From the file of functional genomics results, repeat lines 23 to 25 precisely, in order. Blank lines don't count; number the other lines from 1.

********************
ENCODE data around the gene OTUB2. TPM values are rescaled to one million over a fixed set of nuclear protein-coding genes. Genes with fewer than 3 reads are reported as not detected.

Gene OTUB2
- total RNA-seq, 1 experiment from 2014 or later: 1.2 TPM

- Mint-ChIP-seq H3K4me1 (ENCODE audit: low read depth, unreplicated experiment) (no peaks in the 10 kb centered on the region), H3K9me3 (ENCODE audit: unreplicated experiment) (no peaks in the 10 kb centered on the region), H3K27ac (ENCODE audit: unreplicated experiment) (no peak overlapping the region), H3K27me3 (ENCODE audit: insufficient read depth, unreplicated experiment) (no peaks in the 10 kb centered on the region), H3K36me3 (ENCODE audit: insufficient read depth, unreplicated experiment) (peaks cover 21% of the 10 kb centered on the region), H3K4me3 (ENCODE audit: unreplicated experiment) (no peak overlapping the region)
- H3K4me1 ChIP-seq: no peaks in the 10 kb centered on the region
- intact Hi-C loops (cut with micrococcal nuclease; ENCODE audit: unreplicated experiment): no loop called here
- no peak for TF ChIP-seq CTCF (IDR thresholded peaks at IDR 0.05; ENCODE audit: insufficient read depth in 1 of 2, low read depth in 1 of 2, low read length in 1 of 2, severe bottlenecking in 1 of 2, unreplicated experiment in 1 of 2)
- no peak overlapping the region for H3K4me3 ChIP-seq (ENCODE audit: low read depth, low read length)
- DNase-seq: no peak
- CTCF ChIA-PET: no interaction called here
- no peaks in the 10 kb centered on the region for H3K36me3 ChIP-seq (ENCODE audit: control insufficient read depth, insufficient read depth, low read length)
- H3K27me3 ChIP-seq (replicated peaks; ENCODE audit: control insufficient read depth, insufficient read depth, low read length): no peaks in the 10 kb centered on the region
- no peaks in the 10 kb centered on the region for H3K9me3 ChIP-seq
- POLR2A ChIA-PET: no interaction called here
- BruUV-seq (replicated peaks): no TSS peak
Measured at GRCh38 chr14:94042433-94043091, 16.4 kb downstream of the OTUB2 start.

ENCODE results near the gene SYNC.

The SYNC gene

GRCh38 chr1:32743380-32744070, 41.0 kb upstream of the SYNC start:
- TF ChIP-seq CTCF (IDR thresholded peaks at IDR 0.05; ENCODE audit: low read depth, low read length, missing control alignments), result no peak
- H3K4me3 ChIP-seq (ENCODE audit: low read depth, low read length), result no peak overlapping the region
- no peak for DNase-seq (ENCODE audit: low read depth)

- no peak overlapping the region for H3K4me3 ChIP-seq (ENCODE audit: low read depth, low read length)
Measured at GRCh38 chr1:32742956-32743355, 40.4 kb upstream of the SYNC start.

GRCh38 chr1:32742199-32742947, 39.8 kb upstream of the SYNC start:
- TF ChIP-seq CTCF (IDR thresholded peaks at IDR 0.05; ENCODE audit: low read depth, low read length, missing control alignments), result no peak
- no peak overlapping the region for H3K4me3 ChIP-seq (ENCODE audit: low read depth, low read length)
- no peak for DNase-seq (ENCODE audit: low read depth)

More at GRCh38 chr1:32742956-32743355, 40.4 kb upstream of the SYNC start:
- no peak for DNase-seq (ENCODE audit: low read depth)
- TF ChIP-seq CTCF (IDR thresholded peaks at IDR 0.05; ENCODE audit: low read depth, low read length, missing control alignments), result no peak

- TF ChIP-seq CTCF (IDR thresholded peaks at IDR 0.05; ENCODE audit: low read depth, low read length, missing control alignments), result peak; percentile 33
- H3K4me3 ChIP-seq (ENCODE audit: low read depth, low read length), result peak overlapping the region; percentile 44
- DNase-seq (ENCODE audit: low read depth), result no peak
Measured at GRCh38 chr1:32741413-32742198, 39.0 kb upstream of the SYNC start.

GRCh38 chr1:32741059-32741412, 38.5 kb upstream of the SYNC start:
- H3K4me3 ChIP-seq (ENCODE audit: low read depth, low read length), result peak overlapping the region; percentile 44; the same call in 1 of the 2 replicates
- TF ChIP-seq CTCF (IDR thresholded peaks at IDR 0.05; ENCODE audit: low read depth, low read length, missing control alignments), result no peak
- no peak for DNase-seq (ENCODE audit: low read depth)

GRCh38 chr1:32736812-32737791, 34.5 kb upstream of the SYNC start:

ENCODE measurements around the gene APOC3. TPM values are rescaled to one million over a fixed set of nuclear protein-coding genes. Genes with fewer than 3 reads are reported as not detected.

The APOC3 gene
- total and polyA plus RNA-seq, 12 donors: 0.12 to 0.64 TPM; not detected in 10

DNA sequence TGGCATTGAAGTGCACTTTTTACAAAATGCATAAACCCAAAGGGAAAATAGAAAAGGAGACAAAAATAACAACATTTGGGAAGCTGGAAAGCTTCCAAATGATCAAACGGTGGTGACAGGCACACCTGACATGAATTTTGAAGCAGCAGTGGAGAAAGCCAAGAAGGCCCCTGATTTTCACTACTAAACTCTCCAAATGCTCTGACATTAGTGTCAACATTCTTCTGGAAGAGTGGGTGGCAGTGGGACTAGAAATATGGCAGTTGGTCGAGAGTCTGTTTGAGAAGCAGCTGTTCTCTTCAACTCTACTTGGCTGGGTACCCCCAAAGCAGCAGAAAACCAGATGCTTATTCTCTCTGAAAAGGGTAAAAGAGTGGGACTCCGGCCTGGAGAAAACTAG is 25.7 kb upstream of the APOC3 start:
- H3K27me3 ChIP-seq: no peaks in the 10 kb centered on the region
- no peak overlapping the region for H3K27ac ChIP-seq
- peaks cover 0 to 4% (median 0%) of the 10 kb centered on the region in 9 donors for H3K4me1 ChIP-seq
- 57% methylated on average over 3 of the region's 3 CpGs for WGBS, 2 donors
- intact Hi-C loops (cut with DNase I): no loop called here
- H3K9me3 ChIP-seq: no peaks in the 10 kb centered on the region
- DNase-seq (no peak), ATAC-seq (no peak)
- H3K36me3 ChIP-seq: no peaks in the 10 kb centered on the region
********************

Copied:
- no peak overlapping the region for H3K4me3 ChIP-seq (ENCODE audit: low read depth, low read length)
Measured at GRCh38 chr1:32742956-32743355, 40.4 kb upstream of the SYNC start.

GRCh38 chr1:32742199-32742947, 39.8 kb upstream of the SYNC start: